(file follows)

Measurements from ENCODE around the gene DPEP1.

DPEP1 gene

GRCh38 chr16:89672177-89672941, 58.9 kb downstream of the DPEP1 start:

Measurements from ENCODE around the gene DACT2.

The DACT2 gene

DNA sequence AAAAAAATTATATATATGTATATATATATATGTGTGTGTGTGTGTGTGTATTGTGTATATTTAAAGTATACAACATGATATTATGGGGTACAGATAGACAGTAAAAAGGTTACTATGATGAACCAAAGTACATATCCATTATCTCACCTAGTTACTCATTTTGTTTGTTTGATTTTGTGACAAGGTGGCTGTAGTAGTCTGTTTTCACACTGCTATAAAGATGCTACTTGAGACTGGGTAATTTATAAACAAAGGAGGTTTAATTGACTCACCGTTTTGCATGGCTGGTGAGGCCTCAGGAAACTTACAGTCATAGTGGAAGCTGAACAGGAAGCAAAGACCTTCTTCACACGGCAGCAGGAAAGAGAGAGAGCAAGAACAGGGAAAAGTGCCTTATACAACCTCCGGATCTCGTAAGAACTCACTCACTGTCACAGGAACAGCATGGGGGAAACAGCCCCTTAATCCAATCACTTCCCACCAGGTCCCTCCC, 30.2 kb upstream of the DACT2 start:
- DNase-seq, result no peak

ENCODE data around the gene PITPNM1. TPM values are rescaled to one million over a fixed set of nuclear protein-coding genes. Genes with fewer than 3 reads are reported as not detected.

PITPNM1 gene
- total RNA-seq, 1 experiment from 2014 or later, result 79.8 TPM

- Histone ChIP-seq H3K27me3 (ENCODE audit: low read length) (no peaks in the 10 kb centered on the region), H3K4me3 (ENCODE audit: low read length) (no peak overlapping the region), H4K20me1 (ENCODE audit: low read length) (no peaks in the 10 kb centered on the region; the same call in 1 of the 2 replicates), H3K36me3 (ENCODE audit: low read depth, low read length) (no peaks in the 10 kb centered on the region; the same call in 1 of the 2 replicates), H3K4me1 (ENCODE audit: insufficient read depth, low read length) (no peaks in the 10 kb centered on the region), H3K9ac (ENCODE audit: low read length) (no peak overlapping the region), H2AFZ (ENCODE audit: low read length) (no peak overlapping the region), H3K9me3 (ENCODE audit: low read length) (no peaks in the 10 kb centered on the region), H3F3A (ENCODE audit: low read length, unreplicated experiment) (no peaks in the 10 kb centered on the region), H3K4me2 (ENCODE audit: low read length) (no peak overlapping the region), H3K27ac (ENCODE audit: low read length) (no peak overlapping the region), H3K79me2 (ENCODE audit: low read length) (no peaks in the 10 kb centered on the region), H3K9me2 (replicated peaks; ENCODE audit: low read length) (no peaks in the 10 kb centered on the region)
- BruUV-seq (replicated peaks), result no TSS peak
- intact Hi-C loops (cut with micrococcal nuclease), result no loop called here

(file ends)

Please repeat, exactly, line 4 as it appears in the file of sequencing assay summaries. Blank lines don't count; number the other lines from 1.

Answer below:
Measurements from ENCODE around the gene DACT2.